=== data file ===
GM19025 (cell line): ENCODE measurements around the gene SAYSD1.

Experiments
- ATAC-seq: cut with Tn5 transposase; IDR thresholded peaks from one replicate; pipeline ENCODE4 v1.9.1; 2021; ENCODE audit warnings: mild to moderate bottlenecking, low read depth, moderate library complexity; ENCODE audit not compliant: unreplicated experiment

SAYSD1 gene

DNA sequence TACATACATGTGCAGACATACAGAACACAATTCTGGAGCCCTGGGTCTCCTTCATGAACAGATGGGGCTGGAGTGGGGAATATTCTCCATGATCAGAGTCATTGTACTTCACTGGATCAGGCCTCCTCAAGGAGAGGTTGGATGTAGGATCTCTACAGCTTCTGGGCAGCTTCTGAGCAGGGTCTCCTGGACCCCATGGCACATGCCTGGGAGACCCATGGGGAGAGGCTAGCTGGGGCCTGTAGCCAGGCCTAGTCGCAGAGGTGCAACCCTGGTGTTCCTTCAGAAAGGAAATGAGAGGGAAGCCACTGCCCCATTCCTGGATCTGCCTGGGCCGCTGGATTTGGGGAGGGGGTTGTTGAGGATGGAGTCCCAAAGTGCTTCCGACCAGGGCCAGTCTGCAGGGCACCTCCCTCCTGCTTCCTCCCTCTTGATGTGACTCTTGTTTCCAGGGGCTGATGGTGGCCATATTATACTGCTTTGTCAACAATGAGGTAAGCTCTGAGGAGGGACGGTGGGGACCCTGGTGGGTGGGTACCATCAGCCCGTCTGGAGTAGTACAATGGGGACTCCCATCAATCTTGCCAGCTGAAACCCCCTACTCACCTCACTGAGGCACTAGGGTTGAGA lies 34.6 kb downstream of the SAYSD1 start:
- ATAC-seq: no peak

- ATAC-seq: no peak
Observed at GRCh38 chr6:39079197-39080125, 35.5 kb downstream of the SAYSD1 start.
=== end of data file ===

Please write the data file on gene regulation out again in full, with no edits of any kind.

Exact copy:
GM19025 (cell line): ENCODE measurements around the gene SAYSD1.

Experiments
- ATAC-seq: cut with Tn5 transposase; IDR thresholded peaks from one replicate; pipeline ENCODE4 v1.9.1; 2021; ENCODE audit warnings: mild to moderate bottlenecking, low read depth, moderate library complexity; ENCODE audit not compliant: unreplicated experiment

SAYSD1 gene

DNA sequence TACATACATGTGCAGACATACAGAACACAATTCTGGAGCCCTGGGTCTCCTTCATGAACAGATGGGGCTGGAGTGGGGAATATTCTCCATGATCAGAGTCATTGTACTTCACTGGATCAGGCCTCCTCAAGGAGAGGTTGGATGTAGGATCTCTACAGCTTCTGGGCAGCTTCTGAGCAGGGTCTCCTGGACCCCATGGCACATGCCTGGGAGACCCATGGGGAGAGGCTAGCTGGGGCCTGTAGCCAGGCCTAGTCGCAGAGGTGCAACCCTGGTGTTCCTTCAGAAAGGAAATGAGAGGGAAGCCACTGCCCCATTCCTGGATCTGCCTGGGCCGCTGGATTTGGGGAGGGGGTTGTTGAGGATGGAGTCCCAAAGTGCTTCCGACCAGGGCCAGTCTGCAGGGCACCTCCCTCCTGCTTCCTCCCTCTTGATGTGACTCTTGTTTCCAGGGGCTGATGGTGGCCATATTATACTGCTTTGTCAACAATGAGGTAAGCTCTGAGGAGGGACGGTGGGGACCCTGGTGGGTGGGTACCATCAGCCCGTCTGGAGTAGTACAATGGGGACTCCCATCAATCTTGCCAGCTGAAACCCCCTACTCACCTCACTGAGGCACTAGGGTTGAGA lies 34.6 kb downstream of the SAYSD1 start:
- ATAC-seq: no peak

- ATAC-seq: no peak
Observed at GRCh38 chr6:39079197-39080125, 35.5 kb downstream of the SAYSD1 start.